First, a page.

“The Spirit,” the Holy Spirit, God’s Holy Spirit has been such a difference maker for me personally. I was a believer in Jesus but distracted by “the cares of the world and the deceitfulness of riches.” It wasn’t until just a few years ago that I really took notice of Jesus’ words from Luke chapter 11. In the context of a discussion about prayer Jesus says, What father would give his son a snake if he asked for some fish to eat? Or who would give his son a scorpion if he asked for some eggs? If you then, who are evil and are sinners, know how to give good gifts to your children, how much more will the heavenly Father give the Holy Spirit to those who ask him!
I understood this passage to be in conjunction with Jesus’ teaching about the persistent widow. She kept bringing her case before a judge, an unrighteous judge. She came to him regularly, consistently, continually until finally he said to himself: I’ll give her justice so she won’t beat me down with her persistence. Jesus said, if the unrighteous judge responded to the persistent widow, how much more readily will God, who is perfectly righteous, respond to His children when they’re persistent. Luke 18: 1 says that Jesus’ purpose in sharing this parable was because we “ought always to pray and not lose heart.”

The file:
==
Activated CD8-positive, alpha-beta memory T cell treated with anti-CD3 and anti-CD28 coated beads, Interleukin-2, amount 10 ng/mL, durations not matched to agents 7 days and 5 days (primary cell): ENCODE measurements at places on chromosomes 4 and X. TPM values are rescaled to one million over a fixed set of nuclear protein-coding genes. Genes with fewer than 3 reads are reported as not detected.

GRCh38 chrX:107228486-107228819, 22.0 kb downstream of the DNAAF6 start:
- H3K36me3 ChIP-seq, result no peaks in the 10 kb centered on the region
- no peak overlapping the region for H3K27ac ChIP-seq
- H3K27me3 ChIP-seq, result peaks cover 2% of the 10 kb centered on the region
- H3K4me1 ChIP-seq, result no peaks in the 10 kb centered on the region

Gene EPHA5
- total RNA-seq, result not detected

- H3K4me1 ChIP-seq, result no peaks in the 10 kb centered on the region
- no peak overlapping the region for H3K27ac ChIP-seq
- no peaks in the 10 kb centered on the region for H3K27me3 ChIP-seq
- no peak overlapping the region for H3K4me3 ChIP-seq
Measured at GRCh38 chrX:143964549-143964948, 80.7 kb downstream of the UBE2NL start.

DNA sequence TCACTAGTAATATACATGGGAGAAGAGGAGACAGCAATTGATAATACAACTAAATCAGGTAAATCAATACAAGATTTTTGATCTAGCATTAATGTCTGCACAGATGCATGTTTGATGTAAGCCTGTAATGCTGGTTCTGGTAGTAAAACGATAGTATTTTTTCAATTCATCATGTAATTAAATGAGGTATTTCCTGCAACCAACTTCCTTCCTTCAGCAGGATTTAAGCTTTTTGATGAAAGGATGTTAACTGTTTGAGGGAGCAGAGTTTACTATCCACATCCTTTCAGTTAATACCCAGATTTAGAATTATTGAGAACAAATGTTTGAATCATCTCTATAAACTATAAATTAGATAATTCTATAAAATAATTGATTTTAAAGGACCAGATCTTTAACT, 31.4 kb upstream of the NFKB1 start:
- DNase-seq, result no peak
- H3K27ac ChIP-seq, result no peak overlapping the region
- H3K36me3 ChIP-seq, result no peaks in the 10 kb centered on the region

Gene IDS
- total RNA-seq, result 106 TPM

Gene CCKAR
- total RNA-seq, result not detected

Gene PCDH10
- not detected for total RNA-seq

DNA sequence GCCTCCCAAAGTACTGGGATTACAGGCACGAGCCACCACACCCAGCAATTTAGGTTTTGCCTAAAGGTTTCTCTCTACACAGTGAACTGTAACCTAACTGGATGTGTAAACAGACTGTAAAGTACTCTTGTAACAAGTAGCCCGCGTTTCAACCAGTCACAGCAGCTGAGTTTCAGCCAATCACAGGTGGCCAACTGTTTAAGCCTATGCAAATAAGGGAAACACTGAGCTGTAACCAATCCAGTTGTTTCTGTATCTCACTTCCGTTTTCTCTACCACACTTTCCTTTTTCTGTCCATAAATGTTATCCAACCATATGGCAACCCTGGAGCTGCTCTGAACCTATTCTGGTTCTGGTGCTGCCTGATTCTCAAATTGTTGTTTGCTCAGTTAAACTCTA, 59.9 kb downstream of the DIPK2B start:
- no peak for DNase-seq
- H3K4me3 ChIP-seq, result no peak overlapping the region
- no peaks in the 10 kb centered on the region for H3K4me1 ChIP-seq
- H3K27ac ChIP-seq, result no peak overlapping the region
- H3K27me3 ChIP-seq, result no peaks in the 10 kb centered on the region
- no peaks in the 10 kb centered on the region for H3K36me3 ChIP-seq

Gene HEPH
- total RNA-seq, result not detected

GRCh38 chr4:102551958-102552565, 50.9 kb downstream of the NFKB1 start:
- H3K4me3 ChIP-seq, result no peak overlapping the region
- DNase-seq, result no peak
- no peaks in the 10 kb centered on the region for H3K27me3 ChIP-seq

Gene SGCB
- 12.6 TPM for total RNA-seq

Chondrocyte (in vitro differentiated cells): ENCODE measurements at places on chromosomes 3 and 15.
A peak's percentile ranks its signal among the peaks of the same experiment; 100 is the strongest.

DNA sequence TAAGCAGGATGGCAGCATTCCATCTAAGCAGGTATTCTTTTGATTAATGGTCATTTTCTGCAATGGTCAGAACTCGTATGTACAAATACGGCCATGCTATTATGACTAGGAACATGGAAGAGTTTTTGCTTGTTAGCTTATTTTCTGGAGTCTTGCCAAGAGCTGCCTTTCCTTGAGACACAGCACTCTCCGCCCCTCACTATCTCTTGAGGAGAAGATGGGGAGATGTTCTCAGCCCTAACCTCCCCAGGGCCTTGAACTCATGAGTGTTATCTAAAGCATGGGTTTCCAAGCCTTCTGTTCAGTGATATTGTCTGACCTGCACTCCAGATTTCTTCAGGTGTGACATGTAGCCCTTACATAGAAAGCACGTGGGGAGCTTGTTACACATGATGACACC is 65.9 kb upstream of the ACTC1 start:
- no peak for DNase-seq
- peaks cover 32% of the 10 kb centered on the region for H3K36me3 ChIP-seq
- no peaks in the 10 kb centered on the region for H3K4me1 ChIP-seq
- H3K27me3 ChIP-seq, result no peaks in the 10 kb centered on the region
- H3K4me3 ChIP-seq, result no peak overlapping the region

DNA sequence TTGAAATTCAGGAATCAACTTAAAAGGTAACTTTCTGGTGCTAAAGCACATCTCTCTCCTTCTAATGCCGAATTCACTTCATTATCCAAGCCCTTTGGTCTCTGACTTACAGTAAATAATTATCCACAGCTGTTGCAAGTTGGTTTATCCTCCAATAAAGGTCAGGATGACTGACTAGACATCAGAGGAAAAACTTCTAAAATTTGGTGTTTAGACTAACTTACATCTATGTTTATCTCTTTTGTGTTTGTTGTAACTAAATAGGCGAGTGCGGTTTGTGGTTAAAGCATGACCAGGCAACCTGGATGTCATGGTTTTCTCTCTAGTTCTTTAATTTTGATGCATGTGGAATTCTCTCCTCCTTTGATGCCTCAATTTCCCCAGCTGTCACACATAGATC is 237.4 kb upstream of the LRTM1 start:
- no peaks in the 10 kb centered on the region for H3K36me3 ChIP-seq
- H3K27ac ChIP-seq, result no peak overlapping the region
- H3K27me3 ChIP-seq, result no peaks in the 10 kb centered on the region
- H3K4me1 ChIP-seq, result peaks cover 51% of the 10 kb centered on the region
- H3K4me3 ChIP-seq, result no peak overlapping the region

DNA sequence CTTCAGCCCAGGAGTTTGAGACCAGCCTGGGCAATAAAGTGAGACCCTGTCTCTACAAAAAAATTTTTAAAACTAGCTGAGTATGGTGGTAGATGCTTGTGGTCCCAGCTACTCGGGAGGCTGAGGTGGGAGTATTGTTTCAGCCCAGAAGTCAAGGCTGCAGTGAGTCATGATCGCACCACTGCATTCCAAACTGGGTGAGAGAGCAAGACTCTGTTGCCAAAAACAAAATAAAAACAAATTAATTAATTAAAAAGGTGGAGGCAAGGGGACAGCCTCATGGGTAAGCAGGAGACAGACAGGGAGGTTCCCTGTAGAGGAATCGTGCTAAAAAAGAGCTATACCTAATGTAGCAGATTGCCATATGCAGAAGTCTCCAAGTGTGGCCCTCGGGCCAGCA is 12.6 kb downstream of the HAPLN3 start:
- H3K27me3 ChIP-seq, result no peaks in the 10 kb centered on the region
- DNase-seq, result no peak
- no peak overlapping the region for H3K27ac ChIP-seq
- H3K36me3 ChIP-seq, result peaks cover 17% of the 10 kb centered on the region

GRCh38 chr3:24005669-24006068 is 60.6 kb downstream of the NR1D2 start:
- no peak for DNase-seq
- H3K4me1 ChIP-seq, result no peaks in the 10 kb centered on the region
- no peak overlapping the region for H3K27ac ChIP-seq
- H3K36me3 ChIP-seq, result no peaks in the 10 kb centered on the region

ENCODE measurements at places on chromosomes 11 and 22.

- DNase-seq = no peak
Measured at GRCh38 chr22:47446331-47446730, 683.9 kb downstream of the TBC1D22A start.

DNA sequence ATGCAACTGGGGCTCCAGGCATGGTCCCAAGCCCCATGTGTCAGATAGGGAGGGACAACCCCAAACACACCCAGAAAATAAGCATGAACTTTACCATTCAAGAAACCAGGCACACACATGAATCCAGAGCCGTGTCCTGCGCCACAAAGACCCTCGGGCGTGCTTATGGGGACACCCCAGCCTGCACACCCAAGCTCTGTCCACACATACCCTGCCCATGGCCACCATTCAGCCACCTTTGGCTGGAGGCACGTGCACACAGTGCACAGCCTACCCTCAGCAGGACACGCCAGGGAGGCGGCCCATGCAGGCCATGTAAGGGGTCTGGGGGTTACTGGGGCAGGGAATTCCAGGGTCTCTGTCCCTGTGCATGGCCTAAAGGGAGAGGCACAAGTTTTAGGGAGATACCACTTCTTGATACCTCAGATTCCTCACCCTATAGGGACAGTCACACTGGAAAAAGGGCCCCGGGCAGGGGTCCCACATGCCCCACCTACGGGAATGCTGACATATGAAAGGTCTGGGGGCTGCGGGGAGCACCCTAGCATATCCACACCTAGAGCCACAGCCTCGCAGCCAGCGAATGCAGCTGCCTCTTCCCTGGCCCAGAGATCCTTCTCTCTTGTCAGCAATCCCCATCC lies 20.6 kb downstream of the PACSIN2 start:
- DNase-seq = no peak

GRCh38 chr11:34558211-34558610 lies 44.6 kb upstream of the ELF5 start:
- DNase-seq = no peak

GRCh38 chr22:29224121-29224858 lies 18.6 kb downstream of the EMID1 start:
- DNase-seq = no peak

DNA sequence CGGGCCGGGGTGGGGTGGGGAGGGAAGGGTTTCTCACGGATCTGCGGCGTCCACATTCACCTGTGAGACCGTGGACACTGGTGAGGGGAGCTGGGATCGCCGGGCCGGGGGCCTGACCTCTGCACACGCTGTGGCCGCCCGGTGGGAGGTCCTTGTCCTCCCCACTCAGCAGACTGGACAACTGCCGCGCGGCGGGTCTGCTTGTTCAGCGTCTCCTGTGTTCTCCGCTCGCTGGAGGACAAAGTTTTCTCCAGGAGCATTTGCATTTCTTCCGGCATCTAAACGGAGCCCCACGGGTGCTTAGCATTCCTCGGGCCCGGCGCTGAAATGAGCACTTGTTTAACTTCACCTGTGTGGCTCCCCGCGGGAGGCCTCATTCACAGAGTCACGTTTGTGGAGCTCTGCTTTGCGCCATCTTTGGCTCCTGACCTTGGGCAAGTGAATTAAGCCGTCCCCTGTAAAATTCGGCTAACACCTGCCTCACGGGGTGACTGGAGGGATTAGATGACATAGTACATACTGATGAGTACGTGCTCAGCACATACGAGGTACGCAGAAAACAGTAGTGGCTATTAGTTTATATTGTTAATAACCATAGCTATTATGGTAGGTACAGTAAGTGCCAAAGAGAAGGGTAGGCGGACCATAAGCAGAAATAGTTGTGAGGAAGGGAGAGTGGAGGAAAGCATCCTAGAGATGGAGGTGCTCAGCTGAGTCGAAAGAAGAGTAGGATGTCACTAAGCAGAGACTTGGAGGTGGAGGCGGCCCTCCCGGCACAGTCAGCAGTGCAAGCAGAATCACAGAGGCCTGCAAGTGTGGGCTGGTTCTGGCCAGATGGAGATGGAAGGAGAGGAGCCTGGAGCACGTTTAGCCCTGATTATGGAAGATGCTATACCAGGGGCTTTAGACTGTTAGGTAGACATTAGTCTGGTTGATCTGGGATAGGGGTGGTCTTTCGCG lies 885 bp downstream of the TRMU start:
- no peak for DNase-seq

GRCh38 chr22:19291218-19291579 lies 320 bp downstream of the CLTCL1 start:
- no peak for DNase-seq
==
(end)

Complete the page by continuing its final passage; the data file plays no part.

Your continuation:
So after decades as a distracted Christian I finally started to persistently pray in earnest for God to give me His Holy Spirit. And when I did, the longing, the feeling that something was missing, the thirst: it was gone.
My life changed. My life changed when I became a believer, but it changed again when I began praying this way.
Your life can change too.
Accept Jesus’ invitation to come to him and drink.
Start asking for God’s Holy Spirit.
Ask persistently like the widow.
The Father gives the Holy Spirit to those who ask him.
[You might also like The Holy Spirit: How to Know if You Have Him]
References and Resources:
Craig S. Keener, The IVP Bible Background Commentary: New Testament, InterVarsity Press, 1993
Image via Andrew_Writer – Creative Commons